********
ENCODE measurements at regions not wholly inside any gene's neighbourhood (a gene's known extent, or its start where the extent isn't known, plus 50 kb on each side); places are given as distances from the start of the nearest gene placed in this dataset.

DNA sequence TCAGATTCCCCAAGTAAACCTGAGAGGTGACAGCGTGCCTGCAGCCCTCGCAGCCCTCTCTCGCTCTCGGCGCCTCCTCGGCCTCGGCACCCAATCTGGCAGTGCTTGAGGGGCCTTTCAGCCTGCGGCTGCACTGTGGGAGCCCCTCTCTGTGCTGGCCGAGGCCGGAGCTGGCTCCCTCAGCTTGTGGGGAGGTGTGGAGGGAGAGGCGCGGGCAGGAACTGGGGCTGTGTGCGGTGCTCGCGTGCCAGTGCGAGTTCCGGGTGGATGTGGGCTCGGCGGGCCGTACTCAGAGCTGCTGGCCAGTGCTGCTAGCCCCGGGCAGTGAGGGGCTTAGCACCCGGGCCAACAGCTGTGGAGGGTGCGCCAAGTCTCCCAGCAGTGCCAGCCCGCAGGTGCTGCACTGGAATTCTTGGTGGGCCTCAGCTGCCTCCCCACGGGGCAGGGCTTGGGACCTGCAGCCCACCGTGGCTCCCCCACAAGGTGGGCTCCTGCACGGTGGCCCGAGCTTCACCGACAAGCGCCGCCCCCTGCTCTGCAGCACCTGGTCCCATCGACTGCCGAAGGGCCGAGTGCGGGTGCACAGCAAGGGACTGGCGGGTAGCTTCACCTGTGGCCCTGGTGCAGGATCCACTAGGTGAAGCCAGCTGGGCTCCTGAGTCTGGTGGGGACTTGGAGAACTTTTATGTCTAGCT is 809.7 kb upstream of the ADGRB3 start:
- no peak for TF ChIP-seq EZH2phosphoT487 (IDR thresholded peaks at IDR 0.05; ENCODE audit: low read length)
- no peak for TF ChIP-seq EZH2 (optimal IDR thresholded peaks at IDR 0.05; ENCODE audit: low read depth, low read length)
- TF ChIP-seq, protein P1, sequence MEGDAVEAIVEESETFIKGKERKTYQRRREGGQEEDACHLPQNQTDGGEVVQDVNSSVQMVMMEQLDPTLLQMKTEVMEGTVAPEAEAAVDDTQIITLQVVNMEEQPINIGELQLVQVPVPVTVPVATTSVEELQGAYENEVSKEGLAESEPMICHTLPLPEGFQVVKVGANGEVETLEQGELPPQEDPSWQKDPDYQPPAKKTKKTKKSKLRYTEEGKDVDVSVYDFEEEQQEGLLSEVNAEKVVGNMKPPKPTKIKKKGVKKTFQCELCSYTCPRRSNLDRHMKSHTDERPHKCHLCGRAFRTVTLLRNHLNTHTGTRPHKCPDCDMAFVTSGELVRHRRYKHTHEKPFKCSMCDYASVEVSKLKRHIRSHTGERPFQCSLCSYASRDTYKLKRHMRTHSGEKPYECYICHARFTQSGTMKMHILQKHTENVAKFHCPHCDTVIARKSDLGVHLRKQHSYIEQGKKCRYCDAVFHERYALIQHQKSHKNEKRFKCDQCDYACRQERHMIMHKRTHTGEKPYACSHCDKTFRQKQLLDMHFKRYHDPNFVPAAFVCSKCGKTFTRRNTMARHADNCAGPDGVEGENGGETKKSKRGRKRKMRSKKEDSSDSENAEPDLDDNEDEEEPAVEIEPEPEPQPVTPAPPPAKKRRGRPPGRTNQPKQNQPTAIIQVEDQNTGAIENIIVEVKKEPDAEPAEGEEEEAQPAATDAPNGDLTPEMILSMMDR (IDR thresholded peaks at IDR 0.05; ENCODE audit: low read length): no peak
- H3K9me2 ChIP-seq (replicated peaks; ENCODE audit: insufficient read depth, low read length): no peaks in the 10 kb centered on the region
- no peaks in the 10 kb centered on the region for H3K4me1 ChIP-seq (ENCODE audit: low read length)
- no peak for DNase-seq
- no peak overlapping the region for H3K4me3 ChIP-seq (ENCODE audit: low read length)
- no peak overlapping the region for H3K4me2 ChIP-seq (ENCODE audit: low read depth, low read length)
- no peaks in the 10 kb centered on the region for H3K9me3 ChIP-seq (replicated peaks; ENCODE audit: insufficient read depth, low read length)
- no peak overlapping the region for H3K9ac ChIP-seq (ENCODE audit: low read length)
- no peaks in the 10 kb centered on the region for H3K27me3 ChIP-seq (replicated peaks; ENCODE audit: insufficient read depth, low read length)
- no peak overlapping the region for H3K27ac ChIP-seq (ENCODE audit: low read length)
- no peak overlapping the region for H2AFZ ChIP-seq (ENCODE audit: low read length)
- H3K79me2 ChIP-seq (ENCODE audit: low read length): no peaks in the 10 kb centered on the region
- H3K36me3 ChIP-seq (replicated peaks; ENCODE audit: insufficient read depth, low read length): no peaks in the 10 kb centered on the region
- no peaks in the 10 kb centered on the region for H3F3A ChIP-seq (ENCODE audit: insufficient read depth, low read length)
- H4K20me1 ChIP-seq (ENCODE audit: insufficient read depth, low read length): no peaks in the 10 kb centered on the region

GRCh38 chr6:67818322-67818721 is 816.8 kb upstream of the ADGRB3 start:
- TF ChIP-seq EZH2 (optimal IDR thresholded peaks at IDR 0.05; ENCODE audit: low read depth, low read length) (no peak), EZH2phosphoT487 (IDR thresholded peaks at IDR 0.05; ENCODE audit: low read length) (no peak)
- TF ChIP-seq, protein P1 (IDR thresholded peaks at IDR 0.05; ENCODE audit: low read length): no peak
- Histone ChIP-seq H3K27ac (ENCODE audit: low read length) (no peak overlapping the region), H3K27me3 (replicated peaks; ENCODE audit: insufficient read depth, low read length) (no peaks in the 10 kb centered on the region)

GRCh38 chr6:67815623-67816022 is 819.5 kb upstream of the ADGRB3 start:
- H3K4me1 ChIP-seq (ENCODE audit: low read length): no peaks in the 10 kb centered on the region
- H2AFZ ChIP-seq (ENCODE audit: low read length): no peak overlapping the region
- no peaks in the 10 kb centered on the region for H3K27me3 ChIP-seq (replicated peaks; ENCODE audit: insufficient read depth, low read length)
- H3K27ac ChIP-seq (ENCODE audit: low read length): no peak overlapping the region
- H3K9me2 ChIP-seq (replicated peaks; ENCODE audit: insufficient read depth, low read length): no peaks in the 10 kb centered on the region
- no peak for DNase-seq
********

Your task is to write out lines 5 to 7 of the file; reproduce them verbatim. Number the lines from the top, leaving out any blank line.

- TF ChIP-seq, protein P1, sequence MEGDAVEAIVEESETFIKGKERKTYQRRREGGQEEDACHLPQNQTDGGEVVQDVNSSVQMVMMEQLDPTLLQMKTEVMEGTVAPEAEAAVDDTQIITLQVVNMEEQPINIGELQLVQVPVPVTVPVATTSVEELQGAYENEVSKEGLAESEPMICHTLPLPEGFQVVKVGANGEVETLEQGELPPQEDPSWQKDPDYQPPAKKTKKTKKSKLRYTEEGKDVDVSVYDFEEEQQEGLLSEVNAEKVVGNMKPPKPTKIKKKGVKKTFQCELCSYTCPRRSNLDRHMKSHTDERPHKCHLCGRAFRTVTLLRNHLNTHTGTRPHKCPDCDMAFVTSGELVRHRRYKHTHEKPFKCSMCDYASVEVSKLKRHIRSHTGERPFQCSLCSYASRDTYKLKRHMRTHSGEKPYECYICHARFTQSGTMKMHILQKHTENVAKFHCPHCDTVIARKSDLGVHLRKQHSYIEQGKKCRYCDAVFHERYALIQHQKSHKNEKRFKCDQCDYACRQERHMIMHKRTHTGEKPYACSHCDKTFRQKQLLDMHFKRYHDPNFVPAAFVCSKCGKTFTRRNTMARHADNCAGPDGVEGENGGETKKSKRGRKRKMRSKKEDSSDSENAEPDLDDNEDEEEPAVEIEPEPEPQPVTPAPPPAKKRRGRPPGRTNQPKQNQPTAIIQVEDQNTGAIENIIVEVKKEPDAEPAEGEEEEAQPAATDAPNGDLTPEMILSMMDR (IDR thresholded peaks at IDR 0.05; ENCODE audit: low read length): no peak
- H3K9me2 ChIP-seq (replicated peaks; ENCODE audit: insufficient read depth, low read length): no peaks in the 10 kb centered on the region
- no peaks in the 10 kb centered on the region for H3K4me1 ChIP-seq (ENCODE audit: low read length)